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Rarely do maintenance and engineering managers use the word optimism to describe the deferred maintenance crisis in institutional and commercial facilities.
Instead, deferred maintenance horror stories have become all too common, as in the national parks need $11.5 billion to address essential repairs and New York City libraries need $1.1 billion to address heating and cooling problems and repair broken elevators and malfunctioning windows. But through all of the examples of deferred maintenance, the situation might not be as dire as it often seems.
A recent Facility Maintenance Decisions survey of more than 550 in-house maintenance and engineering managers reveals that many see at least some light at the end of the tunnel.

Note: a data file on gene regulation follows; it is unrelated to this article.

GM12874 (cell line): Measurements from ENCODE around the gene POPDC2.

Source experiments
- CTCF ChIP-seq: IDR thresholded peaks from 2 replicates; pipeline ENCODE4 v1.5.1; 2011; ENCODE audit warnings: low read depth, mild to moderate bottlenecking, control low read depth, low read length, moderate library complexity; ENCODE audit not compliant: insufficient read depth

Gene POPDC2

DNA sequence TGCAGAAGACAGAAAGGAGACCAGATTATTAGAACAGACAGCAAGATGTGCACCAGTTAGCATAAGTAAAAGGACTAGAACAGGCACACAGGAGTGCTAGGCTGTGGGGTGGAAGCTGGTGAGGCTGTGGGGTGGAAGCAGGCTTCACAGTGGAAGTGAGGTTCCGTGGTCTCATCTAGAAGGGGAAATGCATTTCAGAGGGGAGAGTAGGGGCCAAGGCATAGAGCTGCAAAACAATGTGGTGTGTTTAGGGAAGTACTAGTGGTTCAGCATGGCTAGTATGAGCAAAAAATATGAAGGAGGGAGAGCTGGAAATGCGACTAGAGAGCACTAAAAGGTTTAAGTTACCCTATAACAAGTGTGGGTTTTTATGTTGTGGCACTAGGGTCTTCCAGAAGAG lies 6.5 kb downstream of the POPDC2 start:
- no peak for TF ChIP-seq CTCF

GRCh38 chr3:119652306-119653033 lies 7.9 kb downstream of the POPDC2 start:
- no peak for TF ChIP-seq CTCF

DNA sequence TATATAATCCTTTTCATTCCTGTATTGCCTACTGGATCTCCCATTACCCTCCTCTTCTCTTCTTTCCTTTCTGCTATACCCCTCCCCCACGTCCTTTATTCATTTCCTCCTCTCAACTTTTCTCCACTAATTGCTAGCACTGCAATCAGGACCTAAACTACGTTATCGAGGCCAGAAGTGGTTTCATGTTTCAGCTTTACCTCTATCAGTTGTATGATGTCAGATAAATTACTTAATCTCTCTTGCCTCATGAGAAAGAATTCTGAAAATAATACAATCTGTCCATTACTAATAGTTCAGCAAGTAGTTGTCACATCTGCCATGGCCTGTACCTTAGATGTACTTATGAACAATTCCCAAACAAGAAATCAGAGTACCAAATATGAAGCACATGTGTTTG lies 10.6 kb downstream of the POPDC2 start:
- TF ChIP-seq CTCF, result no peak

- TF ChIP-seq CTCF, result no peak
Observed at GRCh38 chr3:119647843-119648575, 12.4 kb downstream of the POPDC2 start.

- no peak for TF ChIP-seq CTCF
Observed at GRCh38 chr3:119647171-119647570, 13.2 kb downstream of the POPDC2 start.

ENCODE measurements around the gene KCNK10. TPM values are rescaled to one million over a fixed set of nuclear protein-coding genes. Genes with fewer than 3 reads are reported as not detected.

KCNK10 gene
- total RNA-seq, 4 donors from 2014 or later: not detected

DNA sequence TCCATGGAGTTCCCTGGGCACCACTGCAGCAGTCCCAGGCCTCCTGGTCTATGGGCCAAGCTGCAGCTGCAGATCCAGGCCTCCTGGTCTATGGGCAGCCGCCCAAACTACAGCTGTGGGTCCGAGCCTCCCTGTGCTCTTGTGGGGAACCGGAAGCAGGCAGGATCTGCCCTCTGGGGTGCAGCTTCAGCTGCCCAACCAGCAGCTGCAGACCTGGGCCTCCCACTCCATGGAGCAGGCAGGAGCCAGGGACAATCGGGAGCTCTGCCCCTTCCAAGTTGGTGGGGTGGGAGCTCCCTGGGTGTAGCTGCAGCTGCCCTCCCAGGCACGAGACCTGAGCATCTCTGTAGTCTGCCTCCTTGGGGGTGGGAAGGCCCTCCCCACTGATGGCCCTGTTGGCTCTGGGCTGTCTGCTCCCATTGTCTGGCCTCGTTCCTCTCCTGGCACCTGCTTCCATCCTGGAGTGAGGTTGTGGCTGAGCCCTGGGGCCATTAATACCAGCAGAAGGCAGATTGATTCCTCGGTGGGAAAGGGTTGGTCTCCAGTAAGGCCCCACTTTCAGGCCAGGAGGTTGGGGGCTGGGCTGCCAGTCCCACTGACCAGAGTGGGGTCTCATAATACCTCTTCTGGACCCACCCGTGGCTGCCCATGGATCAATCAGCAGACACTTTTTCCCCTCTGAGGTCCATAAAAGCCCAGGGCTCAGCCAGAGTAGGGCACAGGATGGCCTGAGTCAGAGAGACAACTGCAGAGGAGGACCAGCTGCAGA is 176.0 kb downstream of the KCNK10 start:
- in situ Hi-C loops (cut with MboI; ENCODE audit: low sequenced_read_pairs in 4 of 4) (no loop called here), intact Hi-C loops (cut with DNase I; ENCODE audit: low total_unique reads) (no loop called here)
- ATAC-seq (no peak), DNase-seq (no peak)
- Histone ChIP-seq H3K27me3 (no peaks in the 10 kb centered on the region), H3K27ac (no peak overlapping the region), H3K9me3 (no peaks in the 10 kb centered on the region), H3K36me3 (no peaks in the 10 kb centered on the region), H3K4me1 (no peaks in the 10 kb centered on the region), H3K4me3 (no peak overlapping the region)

About 55 percent of survey respondents say they are either “very hopeful” or “confident” that their organizations will address their deferred maintenance concerns within the next decade. Another 38 percent say they are “somewhat hopeful” of solving the problem in that time.
“It seems like people are fairly optimistic about addressing deferred maintenance issues, which is positive,” says Darren Harvey, vice president and principal with Smith Seckman Reid, a Kansas City, Mo., firm providing engineering design and facility consulting commercial and institutional facilities. “It is a battle that my clients go through every year is to make the list determining how many millions of dollars they need to spend on deferred maintenance items, and then they’re generally not that optimistic that’s going to be funded.”
The optimism “has to do with most systems coming out of a recession, and if they got used to how it was during the recession, they are feeling a little better about it now,” he says.
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